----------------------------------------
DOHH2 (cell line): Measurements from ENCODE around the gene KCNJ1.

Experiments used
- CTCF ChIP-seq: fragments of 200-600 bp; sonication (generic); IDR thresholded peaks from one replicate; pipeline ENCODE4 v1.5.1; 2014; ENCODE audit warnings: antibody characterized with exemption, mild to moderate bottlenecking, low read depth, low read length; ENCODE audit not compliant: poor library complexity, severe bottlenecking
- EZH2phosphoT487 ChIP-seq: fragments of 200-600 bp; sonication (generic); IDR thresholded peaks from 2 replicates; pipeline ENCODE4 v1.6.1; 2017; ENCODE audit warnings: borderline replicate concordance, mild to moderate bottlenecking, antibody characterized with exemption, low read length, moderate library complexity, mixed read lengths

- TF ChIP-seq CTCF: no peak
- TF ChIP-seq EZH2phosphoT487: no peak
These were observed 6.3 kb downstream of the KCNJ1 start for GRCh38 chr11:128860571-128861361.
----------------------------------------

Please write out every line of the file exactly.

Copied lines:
DOHH2 (cell line): Measurements from ENCODE around the gene KCNJ1.

Experiments used
- CTCF ChIP-seq: fragments of 200-600 bp; sonication (generic); IDR thresholded peaks from one replicate; pipeline ENCODE4 v1.5.1; 2014; ENCODE audit warnings: antibody characterized with exemption, mild to moderate bottlenecking, low read depth, low read length; ENCODE audit not compliant: poor library complexity, severe bottlenecking
- EZH2phosphoT487 ChIP-seq: fragments of 200-600 bp; sonication (generic); IDR thresholded peaks from 2 replicates; pipeline ENCODE4 v1.6.1; 2017; ENCODE audit warnings: borderline replicate concordance, mild to moderate bottlenecking, antibody characterized with exemption, low read length, moderate library complexity, mixed read lengths

- TF ChIP-seq CTCF: no peak
- TF ChIP-seq EZH2phosphoT487: no peak
These were observed 6.3 kb downstream of the KCNJ1 start for GRCh38 chr11:128860571-128861361.